Jobs figures released by the state on Friday gave mixed signals for L.A. County economy.
L.A.'s job picture last year was brighter than first thought, as figures released by the state Employment Development Department showed an upward revision of 35,000 jobs, or nearly 1 percent. The boost was led by an 18,000-job jump in administrative support/temporary services and a jump of 10,000 jobs in the retail sector.
Factoring in this annual revision, the total non-farm job gain in 2006 was about 53,200 jobs, or 1.3 percent, to 4,084,000 jobs. That amounted to slightly more than the 1 percent forecasted by most economists.
"In most years, the annual revision is downward, so this was a dose of good news," said Jack Kyser, chief economist with the Los Angeles County Economic Development Corp.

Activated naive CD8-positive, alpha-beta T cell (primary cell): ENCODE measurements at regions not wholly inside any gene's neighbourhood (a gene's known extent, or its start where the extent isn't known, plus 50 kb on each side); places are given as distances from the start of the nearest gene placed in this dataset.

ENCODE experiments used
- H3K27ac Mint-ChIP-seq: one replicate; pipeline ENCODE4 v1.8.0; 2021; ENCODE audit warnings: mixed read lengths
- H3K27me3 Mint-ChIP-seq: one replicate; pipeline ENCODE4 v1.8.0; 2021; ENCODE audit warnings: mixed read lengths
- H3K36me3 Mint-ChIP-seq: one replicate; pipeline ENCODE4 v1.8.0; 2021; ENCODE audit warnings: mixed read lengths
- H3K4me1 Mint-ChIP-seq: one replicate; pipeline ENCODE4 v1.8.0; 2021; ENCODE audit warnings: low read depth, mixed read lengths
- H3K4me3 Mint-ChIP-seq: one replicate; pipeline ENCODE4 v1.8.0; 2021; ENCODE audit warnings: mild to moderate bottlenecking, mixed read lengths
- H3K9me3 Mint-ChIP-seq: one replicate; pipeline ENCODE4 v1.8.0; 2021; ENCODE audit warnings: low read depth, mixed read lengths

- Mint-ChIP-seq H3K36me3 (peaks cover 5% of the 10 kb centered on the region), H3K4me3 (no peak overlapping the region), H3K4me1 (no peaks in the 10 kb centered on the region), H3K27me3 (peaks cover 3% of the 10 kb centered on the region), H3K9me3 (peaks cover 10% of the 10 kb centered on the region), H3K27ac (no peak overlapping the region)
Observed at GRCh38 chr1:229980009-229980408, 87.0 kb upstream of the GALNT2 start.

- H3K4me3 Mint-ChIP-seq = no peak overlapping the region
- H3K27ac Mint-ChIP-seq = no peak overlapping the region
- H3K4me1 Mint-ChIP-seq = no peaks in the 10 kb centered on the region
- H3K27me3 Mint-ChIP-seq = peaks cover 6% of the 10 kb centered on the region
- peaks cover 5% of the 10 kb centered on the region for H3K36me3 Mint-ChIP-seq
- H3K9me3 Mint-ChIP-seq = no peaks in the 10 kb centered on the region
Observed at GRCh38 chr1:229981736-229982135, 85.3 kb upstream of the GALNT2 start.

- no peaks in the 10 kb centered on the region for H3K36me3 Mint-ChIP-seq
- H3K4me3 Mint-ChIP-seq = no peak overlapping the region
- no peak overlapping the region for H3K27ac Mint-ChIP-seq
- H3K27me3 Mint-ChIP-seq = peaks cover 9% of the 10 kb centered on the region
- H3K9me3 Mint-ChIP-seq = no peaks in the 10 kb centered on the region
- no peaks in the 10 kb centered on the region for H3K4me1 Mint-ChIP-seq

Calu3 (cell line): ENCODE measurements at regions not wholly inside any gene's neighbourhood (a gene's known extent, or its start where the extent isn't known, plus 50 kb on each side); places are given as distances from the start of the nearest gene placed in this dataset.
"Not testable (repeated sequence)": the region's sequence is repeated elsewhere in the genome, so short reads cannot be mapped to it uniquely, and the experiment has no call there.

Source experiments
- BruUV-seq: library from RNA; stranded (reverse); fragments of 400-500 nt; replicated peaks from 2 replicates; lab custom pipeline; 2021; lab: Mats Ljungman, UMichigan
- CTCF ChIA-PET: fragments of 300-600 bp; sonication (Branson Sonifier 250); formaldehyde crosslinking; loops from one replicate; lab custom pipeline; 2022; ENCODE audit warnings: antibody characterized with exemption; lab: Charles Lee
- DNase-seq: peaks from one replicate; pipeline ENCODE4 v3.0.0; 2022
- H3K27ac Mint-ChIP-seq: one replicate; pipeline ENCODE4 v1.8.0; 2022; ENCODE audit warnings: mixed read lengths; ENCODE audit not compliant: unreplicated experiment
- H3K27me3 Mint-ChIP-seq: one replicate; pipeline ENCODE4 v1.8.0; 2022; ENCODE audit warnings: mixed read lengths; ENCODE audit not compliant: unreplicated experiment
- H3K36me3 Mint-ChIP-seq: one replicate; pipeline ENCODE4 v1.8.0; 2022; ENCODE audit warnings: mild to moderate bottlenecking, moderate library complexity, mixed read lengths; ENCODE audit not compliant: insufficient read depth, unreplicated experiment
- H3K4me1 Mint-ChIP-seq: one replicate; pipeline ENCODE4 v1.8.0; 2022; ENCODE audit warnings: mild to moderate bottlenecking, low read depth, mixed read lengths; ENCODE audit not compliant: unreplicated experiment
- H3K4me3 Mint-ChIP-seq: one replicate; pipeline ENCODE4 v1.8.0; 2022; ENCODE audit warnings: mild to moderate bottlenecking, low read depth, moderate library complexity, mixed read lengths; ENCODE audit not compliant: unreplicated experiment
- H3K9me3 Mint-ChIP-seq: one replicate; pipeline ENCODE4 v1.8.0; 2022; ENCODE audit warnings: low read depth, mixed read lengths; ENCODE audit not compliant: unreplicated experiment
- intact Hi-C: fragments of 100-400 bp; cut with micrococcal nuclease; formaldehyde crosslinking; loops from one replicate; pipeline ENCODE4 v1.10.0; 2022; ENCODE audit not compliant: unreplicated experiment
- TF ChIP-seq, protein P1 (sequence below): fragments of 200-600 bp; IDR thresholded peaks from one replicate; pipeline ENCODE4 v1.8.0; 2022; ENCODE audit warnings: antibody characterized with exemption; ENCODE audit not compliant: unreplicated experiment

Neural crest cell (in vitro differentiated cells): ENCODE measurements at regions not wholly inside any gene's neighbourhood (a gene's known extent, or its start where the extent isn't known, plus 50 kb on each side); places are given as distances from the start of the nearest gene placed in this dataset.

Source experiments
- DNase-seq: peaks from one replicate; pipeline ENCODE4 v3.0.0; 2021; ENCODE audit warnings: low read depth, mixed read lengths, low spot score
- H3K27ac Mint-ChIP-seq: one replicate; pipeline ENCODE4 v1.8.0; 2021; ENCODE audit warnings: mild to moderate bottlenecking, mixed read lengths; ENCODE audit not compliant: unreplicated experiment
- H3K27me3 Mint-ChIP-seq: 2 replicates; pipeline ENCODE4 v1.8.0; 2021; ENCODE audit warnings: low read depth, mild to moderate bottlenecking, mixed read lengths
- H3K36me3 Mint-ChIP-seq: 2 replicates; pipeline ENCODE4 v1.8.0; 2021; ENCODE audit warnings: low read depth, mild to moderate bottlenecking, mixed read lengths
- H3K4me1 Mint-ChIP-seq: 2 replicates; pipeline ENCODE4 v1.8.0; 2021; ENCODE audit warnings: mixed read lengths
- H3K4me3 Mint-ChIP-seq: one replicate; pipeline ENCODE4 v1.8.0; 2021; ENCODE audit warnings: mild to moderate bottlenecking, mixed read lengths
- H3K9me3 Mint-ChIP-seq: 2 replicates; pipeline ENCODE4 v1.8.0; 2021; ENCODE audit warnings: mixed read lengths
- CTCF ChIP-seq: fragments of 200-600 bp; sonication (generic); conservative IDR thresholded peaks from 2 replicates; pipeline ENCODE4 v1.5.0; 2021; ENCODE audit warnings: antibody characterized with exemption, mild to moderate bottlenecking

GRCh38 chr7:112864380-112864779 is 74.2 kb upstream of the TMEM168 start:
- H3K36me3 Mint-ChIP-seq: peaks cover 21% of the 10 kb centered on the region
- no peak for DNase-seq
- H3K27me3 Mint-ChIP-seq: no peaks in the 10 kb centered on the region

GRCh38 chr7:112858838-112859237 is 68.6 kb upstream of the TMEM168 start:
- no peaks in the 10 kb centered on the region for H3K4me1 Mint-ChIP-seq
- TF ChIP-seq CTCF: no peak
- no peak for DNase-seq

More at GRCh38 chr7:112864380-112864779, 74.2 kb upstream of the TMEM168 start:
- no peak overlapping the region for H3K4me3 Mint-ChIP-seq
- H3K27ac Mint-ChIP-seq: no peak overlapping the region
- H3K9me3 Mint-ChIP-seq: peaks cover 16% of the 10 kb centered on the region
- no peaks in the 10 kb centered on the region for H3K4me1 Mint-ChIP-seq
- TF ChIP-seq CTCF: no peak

But those same figures also showed that manufacturing employment, which had stabilized in 2005, resumed its downward slide in 2006, losing a total of 8,200 jobs, or nearly 2 percent. "The losses were pretty widespread," Kyser said.
What's more, a downward revision of 7,000 jobs in the information sector, which includes motion picture and sound records, completely wiped out gains in that sector of the economy.
Using the revised data, January's employment picture was weak, but in line with expectations as seasonal layoffs hit the retail sector.
The seasonally adjusted January unemployment rate was 4.6 percent, up from 4.5 percent in December but down from 5.1 percent a year ago. About 71,000 non-farm jobs were lost in January from December levels, a drop of nearly 2 percent. Retail employment fell by 22,000 jobs, or 5 percent, for the month.
Statewide, the unemployment rate was unchanged from December at 4.8 percent. Total non-farm payroll employment declined by 4,500 jobs for the month, for a total of 15,208,000, though it was still up 252,000 jobs over January 2006 levels.
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